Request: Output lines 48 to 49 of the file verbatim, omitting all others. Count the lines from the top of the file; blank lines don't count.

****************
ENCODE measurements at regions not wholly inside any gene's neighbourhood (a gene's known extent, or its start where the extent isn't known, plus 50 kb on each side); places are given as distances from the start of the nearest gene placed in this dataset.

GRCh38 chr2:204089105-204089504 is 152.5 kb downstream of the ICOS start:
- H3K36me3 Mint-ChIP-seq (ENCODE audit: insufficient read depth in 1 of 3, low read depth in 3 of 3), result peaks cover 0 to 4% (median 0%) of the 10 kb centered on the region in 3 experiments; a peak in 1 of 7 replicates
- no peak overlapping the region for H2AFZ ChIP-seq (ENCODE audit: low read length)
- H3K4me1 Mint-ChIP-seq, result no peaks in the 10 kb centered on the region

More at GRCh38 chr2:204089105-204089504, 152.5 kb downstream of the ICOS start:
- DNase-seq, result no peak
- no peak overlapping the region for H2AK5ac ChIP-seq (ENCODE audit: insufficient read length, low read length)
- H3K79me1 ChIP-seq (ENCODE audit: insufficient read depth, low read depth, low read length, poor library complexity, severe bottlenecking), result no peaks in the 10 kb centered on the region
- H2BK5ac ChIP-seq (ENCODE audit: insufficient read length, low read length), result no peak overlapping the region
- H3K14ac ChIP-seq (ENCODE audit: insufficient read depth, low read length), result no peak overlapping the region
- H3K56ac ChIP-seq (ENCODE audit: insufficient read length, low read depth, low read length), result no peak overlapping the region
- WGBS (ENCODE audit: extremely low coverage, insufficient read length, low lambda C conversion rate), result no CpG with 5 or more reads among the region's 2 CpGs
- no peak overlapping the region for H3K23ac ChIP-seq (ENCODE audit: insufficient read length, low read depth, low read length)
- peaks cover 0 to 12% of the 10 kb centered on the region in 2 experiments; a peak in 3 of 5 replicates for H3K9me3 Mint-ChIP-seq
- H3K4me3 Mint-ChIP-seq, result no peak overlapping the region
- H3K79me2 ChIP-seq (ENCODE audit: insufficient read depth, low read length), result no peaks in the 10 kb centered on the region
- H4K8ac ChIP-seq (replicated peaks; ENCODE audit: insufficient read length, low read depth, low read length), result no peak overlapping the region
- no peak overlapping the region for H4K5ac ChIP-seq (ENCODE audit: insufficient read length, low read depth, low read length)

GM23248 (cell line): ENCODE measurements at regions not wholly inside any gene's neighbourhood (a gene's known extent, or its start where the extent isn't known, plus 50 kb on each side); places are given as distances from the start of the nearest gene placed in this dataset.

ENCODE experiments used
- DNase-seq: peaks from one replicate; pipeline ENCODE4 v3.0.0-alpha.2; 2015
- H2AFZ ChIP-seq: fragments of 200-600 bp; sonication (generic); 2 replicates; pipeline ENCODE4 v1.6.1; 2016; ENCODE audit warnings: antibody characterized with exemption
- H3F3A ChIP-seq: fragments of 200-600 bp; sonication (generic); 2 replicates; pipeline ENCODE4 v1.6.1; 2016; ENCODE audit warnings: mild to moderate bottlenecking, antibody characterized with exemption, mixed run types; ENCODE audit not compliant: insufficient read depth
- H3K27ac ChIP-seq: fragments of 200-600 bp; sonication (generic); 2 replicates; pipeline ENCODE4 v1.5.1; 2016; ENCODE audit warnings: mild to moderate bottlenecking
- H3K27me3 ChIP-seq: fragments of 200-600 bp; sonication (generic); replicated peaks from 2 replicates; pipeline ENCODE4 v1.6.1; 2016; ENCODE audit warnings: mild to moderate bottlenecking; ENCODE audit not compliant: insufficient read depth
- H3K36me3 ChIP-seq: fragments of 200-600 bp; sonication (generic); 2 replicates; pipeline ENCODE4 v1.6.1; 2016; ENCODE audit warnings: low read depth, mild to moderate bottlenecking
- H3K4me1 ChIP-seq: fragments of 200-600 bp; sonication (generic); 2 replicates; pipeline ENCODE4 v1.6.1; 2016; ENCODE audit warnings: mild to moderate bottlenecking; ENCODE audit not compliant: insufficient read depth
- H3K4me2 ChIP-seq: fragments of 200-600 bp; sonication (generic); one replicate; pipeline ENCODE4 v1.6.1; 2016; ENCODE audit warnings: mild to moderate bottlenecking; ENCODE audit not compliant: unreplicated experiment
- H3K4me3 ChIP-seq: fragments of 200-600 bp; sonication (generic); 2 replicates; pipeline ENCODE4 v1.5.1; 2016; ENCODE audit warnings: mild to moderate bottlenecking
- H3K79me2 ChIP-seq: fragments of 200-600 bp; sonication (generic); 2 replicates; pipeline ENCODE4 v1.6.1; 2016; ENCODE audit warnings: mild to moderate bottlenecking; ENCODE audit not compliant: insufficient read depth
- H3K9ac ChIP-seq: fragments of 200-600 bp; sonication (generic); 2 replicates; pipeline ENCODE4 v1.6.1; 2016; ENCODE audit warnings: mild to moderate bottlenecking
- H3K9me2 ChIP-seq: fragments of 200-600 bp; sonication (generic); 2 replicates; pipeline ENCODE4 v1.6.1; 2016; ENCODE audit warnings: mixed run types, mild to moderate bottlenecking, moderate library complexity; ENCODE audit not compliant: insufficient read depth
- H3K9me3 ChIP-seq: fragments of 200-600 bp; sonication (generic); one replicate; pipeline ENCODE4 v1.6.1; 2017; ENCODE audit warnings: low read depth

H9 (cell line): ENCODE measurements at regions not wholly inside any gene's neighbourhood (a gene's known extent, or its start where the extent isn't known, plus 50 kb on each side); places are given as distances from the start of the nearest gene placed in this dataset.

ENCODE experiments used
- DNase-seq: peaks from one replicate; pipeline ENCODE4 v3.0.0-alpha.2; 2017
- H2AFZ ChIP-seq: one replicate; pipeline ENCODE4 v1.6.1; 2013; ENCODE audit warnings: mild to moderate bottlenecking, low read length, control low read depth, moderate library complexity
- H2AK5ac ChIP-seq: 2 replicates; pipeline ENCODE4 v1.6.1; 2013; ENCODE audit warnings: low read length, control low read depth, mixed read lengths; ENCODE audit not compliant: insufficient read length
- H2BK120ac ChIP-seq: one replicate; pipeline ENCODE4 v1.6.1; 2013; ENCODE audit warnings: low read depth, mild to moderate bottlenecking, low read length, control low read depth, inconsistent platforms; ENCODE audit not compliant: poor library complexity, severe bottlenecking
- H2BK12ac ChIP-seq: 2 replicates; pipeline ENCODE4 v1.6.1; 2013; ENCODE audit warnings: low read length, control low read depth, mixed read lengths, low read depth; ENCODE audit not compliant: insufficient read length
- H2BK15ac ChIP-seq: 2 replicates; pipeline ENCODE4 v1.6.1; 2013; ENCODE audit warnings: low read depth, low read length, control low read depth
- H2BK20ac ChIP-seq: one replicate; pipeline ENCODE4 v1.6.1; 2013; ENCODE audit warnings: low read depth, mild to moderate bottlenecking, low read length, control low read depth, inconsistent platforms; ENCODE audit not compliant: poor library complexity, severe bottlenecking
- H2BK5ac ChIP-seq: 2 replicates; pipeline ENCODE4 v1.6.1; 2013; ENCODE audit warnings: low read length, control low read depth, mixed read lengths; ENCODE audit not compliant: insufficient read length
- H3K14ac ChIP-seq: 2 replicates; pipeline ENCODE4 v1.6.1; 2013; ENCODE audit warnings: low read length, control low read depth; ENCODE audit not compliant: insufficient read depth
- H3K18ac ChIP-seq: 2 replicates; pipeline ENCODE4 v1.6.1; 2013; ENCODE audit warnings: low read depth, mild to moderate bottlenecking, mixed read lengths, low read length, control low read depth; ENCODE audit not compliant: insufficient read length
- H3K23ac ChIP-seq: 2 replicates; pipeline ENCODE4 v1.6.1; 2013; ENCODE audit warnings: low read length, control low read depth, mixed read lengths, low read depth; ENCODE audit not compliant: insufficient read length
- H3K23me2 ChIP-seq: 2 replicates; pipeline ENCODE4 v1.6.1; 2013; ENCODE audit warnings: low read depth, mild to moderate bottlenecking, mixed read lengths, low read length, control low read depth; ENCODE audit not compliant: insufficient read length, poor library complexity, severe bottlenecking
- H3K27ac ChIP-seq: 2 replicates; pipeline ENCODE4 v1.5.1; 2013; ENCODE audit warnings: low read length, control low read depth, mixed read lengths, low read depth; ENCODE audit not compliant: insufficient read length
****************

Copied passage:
- H3K23me2 ChIP-seq: 2 replicates; pipeline ENCODE4 v1.6.1; 2013; ENCODE audit warnings: low read depth, mild to moderate bottlenecking, mixed read lengths, low read length, control low read depth; ENCODE audit not compliant: insufficient read length, poor library complexity, severe bottlenecking
- H3K27ac ChIP-seq: 2 replicates; pipeline ENCODE4 v1.5.1; 2013; ENCODE audit warnings: low read length, control low read depth, mixed read lengths, low read depth; ENCODE audit not compliant: insufficient read length